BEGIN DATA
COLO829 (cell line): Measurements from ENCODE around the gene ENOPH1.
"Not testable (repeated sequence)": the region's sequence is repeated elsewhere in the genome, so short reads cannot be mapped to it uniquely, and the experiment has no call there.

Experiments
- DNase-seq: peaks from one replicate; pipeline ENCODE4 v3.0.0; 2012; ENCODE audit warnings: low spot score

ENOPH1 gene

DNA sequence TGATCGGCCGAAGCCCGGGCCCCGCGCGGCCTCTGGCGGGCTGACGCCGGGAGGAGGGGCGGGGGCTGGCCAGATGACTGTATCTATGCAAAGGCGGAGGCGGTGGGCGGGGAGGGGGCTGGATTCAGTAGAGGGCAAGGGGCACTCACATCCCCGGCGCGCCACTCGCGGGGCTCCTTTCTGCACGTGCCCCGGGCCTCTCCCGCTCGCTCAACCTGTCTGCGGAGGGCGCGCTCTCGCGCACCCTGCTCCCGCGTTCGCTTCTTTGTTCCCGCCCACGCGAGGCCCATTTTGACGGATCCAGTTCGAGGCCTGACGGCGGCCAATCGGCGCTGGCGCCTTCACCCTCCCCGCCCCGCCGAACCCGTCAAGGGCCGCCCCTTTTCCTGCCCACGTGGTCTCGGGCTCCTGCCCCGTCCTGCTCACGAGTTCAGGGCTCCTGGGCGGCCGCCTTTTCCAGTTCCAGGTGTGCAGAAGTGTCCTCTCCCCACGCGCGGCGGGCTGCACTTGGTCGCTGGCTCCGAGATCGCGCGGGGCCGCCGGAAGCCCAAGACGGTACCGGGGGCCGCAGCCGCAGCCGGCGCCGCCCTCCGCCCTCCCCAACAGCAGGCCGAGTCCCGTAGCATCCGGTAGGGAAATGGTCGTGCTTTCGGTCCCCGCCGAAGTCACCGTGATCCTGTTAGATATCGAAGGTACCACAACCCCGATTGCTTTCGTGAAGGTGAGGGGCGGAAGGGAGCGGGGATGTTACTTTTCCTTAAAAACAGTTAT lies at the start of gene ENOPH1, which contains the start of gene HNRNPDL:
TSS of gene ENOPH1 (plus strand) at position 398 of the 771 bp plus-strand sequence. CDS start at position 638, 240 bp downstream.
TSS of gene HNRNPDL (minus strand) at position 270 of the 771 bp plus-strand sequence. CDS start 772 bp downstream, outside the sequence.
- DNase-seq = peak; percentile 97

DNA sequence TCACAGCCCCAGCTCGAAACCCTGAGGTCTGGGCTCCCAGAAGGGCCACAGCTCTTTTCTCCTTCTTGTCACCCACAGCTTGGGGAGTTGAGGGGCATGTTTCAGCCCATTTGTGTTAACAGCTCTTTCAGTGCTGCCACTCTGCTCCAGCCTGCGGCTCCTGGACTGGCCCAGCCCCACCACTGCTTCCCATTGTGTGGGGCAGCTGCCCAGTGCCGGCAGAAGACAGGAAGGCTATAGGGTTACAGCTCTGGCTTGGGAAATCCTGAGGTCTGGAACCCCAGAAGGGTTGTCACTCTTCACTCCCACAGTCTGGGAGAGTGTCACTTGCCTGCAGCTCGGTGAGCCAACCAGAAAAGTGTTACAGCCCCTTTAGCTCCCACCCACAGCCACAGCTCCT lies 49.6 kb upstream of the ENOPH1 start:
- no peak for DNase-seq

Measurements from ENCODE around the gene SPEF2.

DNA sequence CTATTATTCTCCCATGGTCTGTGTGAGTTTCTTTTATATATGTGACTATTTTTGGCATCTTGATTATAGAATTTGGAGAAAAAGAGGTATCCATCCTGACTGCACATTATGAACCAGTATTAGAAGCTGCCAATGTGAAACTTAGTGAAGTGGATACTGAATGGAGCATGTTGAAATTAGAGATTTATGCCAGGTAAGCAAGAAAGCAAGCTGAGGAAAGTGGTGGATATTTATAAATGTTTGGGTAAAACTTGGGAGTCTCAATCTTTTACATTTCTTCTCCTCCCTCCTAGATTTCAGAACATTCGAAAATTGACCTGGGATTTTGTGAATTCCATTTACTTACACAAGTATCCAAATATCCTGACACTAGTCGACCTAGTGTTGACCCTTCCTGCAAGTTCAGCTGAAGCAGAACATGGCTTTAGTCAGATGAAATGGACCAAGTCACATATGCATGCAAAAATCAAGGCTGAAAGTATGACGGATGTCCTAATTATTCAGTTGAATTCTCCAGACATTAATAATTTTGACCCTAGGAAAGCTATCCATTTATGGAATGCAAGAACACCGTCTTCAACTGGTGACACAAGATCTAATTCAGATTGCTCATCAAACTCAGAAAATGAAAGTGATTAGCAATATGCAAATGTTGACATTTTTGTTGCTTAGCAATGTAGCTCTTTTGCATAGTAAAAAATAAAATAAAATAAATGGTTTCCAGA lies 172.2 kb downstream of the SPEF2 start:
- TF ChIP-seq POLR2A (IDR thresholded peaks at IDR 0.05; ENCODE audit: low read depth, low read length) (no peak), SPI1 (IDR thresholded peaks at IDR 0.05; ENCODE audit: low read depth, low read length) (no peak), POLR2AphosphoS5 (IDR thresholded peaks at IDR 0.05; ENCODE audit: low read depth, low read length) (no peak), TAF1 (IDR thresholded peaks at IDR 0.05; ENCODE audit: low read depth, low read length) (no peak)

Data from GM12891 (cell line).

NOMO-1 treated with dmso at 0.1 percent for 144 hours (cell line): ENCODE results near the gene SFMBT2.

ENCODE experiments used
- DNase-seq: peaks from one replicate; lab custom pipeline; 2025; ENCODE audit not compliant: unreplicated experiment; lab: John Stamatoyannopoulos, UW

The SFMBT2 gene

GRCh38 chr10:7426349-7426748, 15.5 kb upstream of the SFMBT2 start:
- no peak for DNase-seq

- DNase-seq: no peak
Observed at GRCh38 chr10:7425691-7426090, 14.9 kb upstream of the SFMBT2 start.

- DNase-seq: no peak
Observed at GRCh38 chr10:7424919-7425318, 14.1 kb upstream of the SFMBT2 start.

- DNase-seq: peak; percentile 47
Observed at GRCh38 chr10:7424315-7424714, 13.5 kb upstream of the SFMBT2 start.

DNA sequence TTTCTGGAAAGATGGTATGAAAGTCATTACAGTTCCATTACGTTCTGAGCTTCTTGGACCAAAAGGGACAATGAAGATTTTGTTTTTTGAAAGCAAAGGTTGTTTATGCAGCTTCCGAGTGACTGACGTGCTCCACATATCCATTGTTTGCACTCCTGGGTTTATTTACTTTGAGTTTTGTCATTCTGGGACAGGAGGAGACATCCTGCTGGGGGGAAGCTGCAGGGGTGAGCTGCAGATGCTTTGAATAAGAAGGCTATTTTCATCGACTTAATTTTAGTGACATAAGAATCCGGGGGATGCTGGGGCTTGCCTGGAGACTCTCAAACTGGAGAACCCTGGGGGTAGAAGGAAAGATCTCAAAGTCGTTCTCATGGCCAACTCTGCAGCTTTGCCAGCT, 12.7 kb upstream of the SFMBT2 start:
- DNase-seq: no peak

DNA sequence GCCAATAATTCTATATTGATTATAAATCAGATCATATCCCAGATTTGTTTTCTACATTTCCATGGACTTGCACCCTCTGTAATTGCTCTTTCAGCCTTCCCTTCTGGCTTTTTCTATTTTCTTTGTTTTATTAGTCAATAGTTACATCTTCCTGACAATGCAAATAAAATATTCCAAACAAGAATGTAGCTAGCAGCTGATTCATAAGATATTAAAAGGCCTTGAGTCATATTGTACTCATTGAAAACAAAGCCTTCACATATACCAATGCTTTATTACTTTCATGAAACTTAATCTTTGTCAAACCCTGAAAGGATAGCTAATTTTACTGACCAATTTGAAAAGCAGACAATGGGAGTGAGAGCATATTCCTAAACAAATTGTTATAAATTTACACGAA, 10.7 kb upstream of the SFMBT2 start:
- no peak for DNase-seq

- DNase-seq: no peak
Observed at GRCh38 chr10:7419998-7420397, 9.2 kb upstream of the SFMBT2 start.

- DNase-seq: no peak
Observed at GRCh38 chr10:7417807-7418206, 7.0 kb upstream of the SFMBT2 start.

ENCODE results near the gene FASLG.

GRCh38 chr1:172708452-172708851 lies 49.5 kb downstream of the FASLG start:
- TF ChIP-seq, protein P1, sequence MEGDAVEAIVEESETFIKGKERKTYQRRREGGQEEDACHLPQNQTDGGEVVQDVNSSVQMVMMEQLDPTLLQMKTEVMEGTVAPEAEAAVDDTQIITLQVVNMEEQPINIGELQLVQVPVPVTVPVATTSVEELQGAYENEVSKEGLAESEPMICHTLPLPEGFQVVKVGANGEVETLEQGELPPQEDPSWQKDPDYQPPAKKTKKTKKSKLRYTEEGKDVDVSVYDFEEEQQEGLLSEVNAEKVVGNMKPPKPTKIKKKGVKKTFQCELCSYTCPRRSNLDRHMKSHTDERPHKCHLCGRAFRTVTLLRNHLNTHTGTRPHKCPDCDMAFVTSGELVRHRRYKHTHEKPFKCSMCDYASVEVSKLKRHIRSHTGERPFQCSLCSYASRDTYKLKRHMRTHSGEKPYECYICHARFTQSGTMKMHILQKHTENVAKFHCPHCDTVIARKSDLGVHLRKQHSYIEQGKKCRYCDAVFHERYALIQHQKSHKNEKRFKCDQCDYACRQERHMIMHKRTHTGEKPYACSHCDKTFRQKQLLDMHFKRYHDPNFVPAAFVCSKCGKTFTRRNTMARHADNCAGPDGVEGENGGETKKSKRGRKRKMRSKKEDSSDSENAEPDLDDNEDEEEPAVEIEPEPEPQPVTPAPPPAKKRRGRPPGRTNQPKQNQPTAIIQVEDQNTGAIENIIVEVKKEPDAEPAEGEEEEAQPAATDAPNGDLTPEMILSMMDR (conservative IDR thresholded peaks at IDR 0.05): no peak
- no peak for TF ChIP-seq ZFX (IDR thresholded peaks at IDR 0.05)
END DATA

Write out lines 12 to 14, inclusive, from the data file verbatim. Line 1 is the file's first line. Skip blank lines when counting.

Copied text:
Measurements from ENCODE around the gene SPEF2.

DNA sequence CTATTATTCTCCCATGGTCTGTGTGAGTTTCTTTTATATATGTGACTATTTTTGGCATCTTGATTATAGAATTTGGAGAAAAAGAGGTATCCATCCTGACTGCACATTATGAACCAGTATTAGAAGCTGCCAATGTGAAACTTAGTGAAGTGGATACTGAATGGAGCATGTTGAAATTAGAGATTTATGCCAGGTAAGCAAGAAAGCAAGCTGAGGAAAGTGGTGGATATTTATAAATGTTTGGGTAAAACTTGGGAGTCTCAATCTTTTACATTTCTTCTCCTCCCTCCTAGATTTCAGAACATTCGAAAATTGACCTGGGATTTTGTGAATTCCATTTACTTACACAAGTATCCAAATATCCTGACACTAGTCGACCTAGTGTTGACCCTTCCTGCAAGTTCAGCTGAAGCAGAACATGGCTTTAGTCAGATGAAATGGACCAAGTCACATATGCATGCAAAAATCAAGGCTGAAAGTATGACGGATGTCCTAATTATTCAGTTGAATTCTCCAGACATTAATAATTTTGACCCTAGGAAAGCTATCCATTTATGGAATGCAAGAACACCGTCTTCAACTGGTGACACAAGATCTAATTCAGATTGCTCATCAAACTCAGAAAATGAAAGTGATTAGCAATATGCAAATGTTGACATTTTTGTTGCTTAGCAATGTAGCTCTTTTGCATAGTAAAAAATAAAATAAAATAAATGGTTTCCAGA lies 172.2 kb downstream of the SPEF2 start:
- TF ChIP-seq POLR2A (IDR thresholded peaks at IDR 0.05; ENCODE audit: low read depth, low read length) (no peak), SPI1 (IDR thresholded peaks at IDR 0.05; ENCODE audit: low read depth, low read length) (no peak), POLR2AphosphoS5 (IDR thresholded peaks at IDR 0.05; ENCODE audit: low read depth, low read length) (no peak), TAF1 (IDR thresholded peaks at IDR 0.05; ENCODE audit: low read depth, low read length) (no peak)